Aggressive Immigration Enforcement May Not Lead to Reform

July 30, 2009 | Last updated: July 31, 2020

Even as the numbers of illegal immigrants entering the United States plunges and the Obama administration steps up enforcement of the immigration laws, comprehensive immigration reform that would provide a path to legalization for some undocumented immigrants already living here is in peril.

As University of California-Davis law professor Kevin Johnson writes in a post on Concurring Opinions, despite President Obama’s longstanding support for reform before he became president, the issue has been eclipsed in this administration by the troubled economy and health care reform, which now dominate the legislative agenda. Putting immigration reform off until next next year, though, could destroy its chances, though, because as Johnson notes, “next year is an election year in Congress” and “Enacting legislation on a contentious issue that touches on volatile issues of race and class, seems unlikely in an election year” — particularly during an economic recession.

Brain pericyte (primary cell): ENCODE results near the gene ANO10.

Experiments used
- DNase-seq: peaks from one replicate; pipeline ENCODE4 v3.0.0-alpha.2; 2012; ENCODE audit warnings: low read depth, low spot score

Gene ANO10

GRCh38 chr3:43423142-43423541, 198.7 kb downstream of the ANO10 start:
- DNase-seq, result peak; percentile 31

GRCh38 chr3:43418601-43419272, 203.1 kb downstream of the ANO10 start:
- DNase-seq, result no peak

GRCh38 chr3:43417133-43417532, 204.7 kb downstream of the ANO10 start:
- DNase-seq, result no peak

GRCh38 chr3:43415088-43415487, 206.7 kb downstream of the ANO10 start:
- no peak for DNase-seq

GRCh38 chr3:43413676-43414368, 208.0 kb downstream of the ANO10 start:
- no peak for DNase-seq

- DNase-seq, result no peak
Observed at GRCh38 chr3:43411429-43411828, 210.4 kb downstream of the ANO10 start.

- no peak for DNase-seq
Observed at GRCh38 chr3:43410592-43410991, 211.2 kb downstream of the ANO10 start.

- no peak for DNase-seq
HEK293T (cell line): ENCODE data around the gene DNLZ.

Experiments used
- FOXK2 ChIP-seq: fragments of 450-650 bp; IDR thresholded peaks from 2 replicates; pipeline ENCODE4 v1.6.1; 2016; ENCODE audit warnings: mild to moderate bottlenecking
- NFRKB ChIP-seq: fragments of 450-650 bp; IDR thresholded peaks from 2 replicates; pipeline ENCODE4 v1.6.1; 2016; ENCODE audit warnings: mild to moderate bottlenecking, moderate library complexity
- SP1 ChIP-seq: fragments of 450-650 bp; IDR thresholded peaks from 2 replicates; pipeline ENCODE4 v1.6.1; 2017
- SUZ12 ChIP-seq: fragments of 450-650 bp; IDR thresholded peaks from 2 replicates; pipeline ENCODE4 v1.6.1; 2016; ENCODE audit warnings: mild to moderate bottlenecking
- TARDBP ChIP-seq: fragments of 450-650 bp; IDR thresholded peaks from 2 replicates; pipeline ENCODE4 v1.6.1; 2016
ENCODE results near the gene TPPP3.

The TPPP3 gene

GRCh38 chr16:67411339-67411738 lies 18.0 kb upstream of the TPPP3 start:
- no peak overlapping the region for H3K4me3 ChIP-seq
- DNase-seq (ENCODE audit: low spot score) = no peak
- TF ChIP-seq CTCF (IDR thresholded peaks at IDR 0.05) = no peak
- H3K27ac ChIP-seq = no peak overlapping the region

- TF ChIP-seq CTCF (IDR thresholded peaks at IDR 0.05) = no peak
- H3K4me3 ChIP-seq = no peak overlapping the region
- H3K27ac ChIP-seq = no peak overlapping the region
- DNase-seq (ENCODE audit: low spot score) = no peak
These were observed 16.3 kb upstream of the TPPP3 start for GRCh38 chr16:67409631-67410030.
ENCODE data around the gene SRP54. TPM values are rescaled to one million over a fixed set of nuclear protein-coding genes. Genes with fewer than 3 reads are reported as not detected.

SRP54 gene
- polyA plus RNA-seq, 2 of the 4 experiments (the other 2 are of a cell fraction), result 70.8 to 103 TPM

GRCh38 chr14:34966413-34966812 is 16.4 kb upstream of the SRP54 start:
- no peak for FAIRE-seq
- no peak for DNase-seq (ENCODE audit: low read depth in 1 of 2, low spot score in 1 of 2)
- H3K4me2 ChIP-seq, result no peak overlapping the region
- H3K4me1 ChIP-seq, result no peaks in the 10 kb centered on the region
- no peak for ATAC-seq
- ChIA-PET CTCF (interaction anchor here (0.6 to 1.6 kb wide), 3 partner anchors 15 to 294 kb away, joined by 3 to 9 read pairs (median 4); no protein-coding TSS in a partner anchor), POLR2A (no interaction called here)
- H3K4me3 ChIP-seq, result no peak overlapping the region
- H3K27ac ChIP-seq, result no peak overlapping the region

Meanwhile, the Obama administration hasn’t waited to step up immigration enforcement, expanding controversial programs like the 287(g) program that allows local police to enforce federal immigration laws and may lead to racial profiling, and expansion of the “Secure Communities” program, which sends the fingerprints of suspects booked at local jails to the federal immigration authorities to check immigration status. The results of this stepped-up enforcement has been, as one recent study found, a dramatic increase in immigration prosecutions.

As a recent Justice Department proposed budget makes clear, Secure Communities is expected to lead to the deportation of “tens of thousands more” immigrants next year.

The political calculus appears to be, writes Johnson, that “the administration will gain the public trust on enforcement and then be in a better position to seek immigration reform that benefits immigrants.” But he warns that the same strategy backfired on President Bush when he failed to pass immigration reform despite aggressive workplace raids and record deportations.

The Obama administration now runs the same risk.

“As it fashions and implements more and more immigration enforcement measures, it may never be able to push balanced immigration reform through Congress.  And delay is dangerous because there is always some reason to put off a national debate on a controversial issue.”